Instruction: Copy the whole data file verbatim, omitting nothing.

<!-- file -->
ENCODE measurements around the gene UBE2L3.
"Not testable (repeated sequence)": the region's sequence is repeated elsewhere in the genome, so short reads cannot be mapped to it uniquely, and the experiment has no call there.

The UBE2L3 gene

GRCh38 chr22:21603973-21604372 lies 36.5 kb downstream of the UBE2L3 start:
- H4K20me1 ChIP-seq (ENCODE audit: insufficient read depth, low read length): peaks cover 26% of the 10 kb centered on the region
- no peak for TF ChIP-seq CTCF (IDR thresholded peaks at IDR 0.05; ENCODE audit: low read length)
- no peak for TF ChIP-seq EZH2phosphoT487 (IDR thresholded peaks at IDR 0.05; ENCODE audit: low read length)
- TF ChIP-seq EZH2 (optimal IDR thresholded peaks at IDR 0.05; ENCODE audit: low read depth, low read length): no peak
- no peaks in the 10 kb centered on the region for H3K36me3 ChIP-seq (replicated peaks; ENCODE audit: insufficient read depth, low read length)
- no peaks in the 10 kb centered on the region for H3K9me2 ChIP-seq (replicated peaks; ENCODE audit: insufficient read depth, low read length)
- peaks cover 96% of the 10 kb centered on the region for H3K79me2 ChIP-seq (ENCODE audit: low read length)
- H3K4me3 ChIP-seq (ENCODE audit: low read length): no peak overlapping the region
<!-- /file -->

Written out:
ENCODE measurements around the gene UBE2L3.
"Not testable (repeated sequence)": the region's sequence is repeated elsewhere in the genome, so short reads cannot be mapped to it uniquely, and the experiment has no call there.

The UBE2L3 gene

GRCh38 chr22:21603973-21604372 lies 36.5 kb downstream of the UBE2L3 start:
- H4K20me1 ChIP-seq (ENCODE audit: insufficient read depth, low read length): peaks cover 26% of the 10 kb centered on the region
- no peak for TF ChIP-seq CTCF (IDR thresholded peaks at IDR 0.05; ENCODE audit: low read length)
- no peak for TF ChIP-seq EZH2phosphoT487 (IDR thresholded peaks at IDR 0.05; ENCODE audit: low read length)
- TF ChIP-seq EZH2 (optimal IDR thresholded peaks at IDR 0.05; ENCODE audit: low read depth, low read length): no peak
- no peaks in the 10 kb centered on the region for H3K36me3 ChIP-seq (replicated peaks; ENCODE audit: insufficient read depth, low read length)
- no peaks in the 10 kb centered on the region for H3K9me2 ChIP-seq (replicated peaks; ENCODE audit: insufficient read depth, low read length)
- peaks cover 96% of the 10 kb centered on the region for H3K79me2 ChIP-seq (ENCODE audit: low read length)
- H3K4me3 ChIP-seq (ENCODE audit: low read length): no peak overlapping the region